News on Courtney Love's theft, Britney and Justin's shopping, and Mozart's poisoning.
More than $100,000 in jewels and other items were stolen from Courtney Love's Vancouver hotel suite while she was on the set of a movie, her manager says. Among the items said to have been taken is the wedding ring she received from Kurt Cobain, the Nirvana lead singer who killed himself in 1994 in the couple's Seattle home.
Love arrived last month in Vancouver to shoot the movie ''24 Hours'' with Kevin Bacon and Charlize Theron. Filming continues until Wednesday (June 13). Also missing are a $30,000 ring that actor Edward Norton gave Love "at a time when he had only $40,000 to his name," and diamond bracelets she received from a former boyfriend/manager, according to her manager.
Toys belonging to Love's daughter with Cobain, Frances Bean, also were taken last week.
Britney Spears and 'N Sync fans who want to own a piece of their favorite artists can do so while helping out charities, thanks to a newly launched online auction. Beginning today (June 11), Yahoo! Auctions is offering items such as Spears' red kimono from her tour in support of "Oops! I Did It Again" and Justin Timberlake's costume from 'N Sync's No Strings Attached Tour 2000. The Pepsi-sponsored sale will benefit the Britney Spears Foundation and the Justin Timberlake Foundation, respectively.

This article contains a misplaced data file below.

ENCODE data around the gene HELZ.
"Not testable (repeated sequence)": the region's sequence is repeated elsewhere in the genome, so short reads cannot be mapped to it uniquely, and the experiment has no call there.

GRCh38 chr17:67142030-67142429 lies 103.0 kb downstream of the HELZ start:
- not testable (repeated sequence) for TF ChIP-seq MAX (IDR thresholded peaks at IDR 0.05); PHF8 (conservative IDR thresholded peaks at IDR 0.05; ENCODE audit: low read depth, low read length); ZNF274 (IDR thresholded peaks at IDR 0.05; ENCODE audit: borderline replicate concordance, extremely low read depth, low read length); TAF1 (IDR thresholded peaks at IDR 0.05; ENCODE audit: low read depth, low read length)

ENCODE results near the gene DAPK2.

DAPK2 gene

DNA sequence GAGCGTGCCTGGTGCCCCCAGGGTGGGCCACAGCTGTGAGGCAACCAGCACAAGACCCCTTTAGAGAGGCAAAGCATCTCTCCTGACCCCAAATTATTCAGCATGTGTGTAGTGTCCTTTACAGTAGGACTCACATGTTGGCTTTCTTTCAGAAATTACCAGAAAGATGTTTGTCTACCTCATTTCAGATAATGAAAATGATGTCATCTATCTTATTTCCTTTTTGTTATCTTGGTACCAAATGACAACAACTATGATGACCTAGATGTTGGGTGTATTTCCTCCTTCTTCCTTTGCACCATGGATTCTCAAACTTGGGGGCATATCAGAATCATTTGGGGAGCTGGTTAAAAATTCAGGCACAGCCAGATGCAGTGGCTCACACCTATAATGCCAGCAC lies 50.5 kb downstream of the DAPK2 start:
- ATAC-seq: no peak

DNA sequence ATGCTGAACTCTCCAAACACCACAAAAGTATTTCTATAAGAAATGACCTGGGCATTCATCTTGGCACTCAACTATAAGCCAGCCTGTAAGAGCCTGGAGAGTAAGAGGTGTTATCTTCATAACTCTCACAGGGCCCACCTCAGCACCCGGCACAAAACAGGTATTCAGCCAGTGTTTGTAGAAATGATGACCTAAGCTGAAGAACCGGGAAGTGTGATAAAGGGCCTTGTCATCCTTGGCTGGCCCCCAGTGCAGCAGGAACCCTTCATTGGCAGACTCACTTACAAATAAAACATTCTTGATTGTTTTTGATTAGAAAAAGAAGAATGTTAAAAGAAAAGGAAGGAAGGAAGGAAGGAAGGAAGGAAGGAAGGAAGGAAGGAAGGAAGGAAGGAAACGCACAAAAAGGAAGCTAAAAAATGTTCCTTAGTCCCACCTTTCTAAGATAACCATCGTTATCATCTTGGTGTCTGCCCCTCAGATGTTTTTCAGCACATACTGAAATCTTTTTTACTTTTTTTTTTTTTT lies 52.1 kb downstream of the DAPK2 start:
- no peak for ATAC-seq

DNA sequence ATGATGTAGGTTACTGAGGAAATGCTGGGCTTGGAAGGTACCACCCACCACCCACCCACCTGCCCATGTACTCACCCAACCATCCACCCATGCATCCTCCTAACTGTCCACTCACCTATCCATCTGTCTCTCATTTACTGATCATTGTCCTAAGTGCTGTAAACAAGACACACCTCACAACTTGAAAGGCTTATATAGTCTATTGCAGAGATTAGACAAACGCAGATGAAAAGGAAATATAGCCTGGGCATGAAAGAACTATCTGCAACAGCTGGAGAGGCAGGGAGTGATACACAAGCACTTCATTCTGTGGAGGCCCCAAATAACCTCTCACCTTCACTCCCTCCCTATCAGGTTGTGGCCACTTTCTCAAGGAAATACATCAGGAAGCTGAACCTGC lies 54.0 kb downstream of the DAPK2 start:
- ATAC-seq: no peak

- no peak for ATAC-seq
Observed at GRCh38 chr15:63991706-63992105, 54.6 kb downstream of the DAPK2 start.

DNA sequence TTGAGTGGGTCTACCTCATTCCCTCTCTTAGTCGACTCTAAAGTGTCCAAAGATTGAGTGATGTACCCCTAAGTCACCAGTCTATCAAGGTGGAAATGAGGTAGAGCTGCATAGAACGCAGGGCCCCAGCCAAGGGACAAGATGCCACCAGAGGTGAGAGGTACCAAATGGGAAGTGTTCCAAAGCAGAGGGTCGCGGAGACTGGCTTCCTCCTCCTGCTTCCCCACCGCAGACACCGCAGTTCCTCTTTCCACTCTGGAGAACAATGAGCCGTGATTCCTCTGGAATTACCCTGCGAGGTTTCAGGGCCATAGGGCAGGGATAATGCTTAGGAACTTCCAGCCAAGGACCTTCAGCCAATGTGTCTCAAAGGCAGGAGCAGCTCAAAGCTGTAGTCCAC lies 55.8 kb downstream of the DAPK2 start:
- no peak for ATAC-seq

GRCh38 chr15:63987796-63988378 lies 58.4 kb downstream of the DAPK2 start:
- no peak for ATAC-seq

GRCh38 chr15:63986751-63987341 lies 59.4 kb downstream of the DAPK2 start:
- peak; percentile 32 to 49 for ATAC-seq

In addition to the sale, Yahoo!'s ShoppingVision has video of the pop stars shopping in New York and London, through which fans can purchase the same items as Spears and Timberlake. The current shopping spree will run through Thursday (June 14); subsequent episodes will debut on June 21, 28, and July 4, each available for viewing for two days.
-- Barry A. Jeckell, N.Y.
Forget rheumatic fever, kidney stones, heart disease, pneumonia and even poisoning. What may have really killed Wolfgang Amadeus Mozart were pork cutlets. The latest theory about the composer's untimely death on Dec. 5, 1791, at age 35 in Vienna suggests the culprit was likely trichinosis.
The illness is usually caused by eating undercooked pork infested by the worm, and could explain all of Mozart's symptoms, which included fever, rash, limb pain and swelling, says Dr. Jan. V. Hirschmann of Puget Sound Veterans Affairs Medical Center in Seattle.
Hirschmann offers as damning evidence an innocuous little letter Mozart wrote to his wife 44 days before his illness began, as documented in a 1999 biography. "What do I smell? ... pork cutlets! Che Gusto (What a delicious taste). I eat to your health," Mozart wrote.
"If his final illness was indeed trichinosis, whose incubation period is up to 50 days, Mozart may have unwittingly disclosed the precise cause of his death -- those very pork chops," Hirschmann said. His eight-page report, based on an examination of medical literature, historical documents and Mozart biographies, is published in the June 11 issue of Archives of Internal Medicine.
Mozart died 15 days after he became ill. His doctors offered only a vague cause of death -- "severe miliary fever" -- and no autopsy was performed. His wife, Constanze, reportedly said after his death that Mozart thought he was being poisoned, and rumors circulated that his enemies, including rival composer Antonio Salieri, may have done him in. Since then, medical theorists have largely discounted foul play.
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